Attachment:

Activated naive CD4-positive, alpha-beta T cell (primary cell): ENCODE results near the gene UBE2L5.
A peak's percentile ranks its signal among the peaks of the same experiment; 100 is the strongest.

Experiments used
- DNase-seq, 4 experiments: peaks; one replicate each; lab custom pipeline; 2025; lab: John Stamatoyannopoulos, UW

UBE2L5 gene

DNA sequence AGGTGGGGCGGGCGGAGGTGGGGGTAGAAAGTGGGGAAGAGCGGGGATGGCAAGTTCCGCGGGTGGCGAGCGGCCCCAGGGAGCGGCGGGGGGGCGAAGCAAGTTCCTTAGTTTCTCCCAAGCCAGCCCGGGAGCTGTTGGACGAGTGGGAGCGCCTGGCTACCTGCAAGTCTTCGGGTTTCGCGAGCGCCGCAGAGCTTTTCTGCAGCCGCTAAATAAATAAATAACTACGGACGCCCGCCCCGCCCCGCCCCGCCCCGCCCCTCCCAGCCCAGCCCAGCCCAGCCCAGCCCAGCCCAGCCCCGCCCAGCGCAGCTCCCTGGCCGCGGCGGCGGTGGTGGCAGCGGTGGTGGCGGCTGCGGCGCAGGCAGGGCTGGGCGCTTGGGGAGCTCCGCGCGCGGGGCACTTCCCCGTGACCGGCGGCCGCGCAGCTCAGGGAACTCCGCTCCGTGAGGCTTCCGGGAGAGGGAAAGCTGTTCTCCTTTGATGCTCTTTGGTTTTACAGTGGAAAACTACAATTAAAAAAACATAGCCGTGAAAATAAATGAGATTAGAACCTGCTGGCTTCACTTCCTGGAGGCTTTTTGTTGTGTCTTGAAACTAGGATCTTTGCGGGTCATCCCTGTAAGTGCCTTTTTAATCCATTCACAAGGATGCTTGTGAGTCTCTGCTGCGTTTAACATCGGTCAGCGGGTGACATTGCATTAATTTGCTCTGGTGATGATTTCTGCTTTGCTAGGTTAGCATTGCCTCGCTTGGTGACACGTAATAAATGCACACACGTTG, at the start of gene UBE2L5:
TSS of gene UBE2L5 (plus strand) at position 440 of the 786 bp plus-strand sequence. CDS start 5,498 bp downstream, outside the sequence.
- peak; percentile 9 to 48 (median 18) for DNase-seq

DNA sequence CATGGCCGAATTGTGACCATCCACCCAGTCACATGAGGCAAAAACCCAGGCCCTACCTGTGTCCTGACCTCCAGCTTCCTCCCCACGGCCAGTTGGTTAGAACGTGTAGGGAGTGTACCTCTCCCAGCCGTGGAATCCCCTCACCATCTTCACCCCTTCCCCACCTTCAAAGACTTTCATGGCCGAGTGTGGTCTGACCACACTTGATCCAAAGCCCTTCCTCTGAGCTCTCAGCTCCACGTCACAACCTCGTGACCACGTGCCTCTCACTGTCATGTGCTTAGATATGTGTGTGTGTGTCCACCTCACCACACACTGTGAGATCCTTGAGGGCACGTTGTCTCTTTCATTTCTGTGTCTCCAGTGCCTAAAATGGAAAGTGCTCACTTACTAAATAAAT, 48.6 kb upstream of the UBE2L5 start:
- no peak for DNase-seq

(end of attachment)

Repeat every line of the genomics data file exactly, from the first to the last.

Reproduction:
Activated naive CD4-positive, alpha-beta T cell (primary cell): ENCODE results near the gene UBE2L5.
A peak's percentile ranks its signal among the peaks of the same experiment; 100 is the strongest.

Experiments used
- DNase-seq, 4 experiments: peaks; one replicate each; lab custom pipeline; 2025; lab: John Stamatoyannopoulos, UW

UBE2L5 gene

DNA sequence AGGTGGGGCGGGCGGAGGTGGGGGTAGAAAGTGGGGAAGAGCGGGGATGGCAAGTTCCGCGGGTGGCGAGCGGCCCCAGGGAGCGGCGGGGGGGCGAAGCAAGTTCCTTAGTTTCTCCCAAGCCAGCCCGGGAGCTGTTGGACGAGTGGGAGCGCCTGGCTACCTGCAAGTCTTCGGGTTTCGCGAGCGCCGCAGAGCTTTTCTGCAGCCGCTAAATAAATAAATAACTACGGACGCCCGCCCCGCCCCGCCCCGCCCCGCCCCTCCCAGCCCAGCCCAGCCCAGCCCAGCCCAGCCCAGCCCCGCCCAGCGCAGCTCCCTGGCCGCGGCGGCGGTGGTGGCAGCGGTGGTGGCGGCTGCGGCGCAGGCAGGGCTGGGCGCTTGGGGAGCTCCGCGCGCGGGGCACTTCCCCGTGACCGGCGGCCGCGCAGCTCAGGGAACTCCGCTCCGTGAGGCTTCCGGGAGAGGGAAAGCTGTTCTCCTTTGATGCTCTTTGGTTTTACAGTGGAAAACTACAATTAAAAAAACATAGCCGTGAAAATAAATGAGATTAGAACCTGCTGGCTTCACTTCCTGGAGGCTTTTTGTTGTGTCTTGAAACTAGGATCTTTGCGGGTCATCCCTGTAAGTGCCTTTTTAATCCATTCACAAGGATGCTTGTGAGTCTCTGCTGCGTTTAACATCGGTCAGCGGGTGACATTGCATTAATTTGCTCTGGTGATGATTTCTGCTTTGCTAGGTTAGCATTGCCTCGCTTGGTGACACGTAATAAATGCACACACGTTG, at the start of gene UBE2L5:
TSS of gene UBE2L5 (plus strand) at position 440 of the 786 bp plus-strand sequence. CDS start 5,498 bp downstream, outside the sequence.
- peak; percentile 9 to 48 (median 18) for DNase-seq

DNA sequence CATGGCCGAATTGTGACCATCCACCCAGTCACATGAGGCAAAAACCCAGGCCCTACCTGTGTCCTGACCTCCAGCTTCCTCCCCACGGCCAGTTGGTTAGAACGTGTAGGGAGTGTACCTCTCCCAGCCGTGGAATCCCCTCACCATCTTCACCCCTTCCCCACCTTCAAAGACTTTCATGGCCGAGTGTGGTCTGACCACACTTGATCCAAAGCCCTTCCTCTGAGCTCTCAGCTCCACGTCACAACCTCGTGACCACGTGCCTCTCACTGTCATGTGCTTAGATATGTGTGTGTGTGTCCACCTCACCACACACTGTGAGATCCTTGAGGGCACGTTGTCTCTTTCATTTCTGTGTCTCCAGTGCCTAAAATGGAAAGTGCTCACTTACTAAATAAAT, 48.6 kb upstream of the UBE2L5 start:
- no peak for DNase-seq